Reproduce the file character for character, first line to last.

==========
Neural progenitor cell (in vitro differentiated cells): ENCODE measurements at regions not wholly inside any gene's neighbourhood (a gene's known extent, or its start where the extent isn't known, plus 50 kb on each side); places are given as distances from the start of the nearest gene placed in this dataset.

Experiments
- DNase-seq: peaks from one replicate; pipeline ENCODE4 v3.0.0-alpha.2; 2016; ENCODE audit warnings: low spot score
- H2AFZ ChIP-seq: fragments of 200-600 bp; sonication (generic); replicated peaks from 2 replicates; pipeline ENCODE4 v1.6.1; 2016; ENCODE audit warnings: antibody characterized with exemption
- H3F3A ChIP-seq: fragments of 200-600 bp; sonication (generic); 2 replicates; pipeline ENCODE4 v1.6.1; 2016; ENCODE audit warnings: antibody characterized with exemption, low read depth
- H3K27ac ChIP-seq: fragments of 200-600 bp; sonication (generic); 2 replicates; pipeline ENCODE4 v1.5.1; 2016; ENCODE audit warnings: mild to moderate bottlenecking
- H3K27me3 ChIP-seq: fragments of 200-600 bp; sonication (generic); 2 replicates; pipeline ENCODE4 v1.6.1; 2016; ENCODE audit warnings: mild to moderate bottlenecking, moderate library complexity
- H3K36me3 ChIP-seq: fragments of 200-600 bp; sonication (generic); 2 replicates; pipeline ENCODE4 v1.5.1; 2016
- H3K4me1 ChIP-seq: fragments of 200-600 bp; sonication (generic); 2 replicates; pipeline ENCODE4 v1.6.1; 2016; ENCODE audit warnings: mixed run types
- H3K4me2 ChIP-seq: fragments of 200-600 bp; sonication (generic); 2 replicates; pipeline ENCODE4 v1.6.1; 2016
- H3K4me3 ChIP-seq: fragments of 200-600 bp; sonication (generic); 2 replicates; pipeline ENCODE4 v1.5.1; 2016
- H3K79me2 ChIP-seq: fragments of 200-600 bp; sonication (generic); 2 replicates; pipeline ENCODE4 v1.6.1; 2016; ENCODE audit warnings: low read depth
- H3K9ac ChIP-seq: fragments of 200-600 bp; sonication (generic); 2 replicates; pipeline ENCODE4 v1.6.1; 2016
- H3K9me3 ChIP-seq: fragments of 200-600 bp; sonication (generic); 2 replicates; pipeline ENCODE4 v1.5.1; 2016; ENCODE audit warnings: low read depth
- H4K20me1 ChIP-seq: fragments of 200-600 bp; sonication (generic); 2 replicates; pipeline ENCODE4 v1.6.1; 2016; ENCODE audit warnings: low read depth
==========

Neural progenitor cell (in vitro differentiated cells): ENCODE measurements at regions not wholly inside any gene's neighbourhood (a gene's known extent, or its start where the extent isn't known, plus 50 kb on each side); places are given as distances from the start of the nearest gene placed in this dataset.

Experiments
- DNase-seq: peaks from one replicate; pipeline ENCODE4 v3.0.0-alpha.2; 2016; ENCODE audit warnings: low spot score
- H2AFZ ChIP-seq: fragments of 200-600 bp; sonication (generic); replicated peaks from 2 replicates; pipeline ENCODE4 v1.6.1; 2016; ENCODE audit warnings: antibody characterized with exemption
- H3F3A ChIP-seq: fragments of 200-600 bp; sonication (generic); 2 replicates; pipeline ENCODE4 v1.6.1; 2016; ENCODE audit warnings: antibody characterized with exemption, low read depth
- H3K27ac ChIP-seq: fragments of 200-600 bp; sonication (generic); 2 replicates; pipeline ENCODE4 v1.5.1; 2016; ENCODE audit warnings: mild to moderate bottlenecking
- H3K27me3 ChIP-seq: fragments of 200-600 bp; sonication (generic); 2 replicates; pipeline ENCODE4 v1.6.1; 2016; ENCODE audit warnings: mild to moderate bottlenecking, moderate library complexity
- H3K36me3 ChIP-seq: fragments of 200-600 bp; sonication (generic); 2 replicates; pipeline ENCODE4 v1.5.1; 2016
- H3K4me1 ChIP-seq: fragments of 200-600 bp; sonication (generic); 2 replicates; pipeline ENCODE4 v1.6.1; 2016; ENCODE audit warnings: mixed run types
- H3K4me2 ChIP-seq: fragments of 200-600 bp; sonication (generic); 2 replicates; pipeline ENCODE4 v1.6.1; 2016
- H3K4me3 ChIP-seq: fragments of 200-600 bp; sonication (generic); 2 replicates; pipeline ENCODE4 v1.5.1; 2016
- H3K79me2 ChIP-seq: fragments of 200-600 bp; sonication (generic); 2 replicates; pipeline ENCODE4 v1.6.1; 2016; ENCODE audit warnings: low read depth
- H3K9ac ChIP-seq: fragments of 200-600 bp; sonication (generic); 2 replicates; pipeline ENCODE4 v1.6.1; 2016
- H3K9me3 ChIP-seq: fragments of 200-600 bp; sonication (generic); 2 replicates; pipeline ENCODE4 v1.5.1; 2016; ENCODE audit warnings: low read depth
- H4K20me1 ChIP-seq: fragments of 200-600 bp; sonication (generic); 2 replicates; pipeline ENCODE4 v1.6.1; 2016; ENCODE audit warnings: low read depth